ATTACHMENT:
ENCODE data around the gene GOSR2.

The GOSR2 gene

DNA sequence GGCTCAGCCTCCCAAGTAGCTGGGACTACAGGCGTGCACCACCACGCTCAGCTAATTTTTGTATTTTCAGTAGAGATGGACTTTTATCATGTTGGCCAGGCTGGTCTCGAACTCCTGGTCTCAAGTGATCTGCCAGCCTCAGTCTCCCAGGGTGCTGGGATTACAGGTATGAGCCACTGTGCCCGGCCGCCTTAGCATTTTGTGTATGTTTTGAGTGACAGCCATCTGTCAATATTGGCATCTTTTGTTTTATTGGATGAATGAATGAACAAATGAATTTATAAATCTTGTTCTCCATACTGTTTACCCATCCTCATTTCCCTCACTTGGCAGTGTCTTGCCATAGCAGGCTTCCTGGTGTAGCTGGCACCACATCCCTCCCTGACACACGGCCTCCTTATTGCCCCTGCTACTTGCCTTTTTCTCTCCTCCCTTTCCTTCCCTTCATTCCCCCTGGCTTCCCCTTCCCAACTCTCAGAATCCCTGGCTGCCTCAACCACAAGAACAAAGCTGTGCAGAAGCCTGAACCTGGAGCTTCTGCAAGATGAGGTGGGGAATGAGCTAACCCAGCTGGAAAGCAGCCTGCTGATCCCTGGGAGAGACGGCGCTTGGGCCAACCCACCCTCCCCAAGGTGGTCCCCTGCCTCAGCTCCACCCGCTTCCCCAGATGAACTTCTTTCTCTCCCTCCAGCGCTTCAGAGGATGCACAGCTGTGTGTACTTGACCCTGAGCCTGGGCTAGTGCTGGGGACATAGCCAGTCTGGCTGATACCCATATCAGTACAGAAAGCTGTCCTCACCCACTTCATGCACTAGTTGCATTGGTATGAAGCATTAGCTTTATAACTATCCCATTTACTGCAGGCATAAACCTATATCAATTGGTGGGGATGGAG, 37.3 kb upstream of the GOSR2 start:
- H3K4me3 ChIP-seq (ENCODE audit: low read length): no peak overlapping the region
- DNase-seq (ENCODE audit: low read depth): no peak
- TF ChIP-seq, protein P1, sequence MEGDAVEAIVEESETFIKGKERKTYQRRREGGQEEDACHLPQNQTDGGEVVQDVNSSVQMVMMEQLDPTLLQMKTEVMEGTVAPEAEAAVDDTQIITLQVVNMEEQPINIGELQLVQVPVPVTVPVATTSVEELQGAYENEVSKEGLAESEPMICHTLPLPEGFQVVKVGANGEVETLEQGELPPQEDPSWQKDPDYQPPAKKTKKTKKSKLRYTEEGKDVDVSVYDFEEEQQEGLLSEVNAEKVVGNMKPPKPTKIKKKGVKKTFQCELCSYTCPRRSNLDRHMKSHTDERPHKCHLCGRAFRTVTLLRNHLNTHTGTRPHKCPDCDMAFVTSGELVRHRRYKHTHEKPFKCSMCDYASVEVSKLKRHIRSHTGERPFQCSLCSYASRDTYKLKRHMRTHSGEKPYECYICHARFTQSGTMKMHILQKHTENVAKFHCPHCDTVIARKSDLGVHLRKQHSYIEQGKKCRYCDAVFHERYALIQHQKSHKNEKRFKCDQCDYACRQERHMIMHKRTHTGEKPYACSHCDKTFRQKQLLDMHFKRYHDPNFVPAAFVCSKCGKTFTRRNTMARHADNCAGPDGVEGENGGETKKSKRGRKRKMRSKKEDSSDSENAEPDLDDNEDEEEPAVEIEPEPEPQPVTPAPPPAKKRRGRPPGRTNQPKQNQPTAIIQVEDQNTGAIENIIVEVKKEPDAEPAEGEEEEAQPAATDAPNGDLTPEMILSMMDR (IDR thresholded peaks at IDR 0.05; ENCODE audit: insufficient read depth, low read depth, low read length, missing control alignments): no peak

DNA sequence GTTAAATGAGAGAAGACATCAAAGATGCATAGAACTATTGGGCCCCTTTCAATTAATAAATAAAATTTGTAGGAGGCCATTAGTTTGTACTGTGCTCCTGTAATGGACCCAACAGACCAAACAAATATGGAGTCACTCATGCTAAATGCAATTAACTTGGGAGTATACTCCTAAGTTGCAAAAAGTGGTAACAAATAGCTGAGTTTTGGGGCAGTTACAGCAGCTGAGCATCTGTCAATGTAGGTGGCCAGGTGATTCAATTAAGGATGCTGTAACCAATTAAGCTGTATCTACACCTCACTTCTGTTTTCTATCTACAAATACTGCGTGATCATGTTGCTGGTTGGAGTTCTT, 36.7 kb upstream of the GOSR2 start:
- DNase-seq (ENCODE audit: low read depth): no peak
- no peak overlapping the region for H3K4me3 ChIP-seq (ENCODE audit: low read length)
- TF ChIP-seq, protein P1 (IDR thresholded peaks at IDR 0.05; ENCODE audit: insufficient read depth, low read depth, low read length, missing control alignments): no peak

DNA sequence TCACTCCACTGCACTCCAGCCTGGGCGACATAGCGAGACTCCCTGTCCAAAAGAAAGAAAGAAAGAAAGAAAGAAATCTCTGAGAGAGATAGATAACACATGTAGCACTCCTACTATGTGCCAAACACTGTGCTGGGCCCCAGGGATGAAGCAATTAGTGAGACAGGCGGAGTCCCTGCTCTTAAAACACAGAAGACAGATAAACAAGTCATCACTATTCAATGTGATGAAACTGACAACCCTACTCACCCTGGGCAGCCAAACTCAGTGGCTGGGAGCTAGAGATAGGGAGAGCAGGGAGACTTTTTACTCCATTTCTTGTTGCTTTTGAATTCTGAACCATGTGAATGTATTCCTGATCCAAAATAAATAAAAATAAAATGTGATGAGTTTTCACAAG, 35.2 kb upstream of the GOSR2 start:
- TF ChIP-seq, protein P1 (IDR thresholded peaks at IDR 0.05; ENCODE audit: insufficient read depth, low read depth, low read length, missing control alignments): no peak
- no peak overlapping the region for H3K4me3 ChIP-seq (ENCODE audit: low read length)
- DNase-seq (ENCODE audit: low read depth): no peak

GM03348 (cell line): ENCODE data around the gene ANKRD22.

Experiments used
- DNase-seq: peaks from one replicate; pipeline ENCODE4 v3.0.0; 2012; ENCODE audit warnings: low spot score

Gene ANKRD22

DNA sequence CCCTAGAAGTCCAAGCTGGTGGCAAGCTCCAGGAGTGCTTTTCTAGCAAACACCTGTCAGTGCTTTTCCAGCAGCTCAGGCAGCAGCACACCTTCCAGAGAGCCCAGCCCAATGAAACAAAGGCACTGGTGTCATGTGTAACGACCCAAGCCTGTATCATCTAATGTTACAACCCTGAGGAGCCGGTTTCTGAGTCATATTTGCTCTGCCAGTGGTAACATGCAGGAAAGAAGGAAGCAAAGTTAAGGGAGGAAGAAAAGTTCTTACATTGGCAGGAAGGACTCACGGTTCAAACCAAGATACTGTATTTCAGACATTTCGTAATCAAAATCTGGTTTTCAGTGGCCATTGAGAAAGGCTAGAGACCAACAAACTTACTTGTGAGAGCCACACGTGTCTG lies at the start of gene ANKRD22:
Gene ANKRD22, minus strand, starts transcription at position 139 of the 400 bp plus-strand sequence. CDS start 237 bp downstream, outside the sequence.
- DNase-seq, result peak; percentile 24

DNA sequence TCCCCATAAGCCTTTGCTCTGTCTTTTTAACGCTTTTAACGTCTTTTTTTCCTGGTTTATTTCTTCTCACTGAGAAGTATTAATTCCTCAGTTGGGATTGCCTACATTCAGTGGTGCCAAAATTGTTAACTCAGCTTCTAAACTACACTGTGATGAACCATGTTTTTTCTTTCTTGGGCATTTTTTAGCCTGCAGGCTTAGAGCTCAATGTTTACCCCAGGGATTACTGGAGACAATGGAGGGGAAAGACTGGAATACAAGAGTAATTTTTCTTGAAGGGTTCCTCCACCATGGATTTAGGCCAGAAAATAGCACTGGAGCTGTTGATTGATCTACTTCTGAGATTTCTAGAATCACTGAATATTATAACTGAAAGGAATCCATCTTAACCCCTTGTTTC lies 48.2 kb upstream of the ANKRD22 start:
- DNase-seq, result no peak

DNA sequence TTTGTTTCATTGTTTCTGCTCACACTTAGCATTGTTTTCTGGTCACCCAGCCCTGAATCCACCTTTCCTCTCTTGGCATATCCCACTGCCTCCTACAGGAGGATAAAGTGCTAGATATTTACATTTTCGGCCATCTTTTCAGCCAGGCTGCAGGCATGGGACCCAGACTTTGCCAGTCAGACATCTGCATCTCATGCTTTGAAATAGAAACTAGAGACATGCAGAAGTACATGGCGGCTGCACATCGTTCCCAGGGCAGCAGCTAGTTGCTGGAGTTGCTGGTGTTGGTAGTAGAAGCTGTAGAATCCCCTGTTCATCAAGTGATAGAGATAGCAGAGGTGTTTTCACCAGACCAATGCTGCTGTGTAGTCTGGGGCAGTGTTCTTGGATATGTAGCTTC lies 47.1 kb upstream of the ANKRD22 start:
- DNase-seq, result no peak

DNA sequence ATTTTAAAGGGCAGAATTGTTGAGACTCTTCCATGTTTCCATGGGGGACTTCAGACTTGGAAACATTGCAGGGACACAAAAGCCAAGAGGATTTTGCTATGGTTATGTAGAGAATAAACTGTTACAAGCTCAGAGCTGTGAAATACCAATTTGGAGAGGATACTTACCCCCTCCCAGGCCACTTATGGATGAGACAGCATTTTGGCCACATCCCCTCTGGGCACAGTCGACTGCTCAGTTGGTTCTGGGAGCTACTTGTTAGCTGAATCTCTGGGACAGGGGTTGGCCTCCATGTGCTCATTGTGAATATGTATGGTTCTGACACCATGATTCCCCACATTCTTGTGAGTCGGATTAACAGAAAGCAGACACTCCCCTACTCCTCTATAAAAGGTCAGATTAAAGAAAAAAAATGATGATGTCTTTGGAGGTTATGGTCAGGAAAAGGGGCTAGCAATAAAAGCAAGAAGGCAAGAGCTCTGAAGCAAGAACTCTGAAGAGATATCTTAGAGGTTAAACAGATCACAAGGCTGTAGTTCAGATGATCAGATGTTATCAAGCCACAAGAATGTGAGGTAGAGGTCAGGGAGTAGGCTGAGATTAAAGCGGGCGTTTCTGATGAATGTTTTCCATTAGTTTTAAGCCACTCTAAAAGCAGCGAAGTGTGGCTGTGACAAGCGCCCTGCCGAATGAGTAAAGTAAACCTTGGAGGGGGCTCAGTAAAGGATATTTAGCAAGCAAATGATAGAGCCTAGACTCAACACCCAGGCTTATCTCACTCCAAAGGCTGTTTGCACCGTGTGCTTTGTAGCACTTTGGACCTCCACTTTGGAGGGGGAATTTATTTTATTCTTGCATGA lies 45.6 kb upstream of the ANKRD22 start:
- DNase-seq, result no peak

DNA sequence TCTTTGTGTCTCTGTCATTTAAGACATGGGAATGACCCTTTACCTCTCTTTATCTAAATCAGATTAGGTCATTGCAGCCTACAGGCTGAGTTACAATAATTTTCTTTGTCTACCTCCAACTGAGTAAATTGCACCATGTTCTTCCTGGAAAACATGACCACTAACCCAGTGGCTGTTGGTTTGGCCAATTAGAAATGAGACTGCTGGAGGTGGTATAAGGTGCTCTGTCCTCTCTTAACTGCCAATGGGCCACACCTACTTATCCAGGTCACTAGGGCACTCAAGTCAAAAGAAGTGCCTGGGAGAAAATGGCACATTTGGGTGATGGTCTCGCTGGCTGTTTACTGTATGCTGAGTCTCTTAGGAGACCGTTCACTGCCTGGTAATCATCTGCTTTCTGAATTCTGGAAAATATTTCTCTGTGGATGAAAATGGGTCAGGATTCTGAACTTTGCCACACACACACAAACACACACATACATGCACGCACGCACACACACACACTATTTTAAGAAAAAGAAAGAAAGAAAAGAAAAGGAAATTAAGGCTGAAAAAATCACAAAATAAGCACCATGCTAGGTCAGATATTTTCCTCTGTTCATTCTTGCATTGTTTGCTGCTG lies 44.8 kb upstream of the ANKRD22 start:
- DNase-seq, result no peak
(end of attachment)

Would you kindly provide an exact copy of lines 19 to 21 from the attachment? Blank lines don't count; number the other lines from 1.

DNA sequence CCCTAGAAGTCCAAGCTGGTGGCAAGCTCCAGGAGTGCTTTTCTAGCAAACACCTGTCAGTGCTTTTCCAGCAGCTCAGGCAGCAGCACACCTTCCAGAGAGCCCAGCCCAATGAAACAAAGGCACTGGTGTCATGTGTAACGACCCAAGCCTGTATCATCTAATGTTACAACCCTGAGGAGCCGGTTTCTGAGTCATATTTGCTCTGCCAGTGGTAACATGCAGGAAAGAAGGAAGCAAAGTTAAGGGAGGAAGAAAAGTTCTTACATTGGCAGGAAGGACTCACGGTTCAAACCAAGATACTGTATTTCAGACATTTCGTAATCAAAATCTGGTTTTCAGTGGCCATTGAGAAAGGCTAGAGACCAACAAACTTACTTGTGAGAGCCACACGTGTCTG lies at the start of gene ANKRD22:
Gene ANKRD22, minus strand, starts transcription at position 139 of the 400 bp plus-strand sequence. CDS start 237 bp downstream, outside the sequence.
- DNase-seq, result peak; percentile 24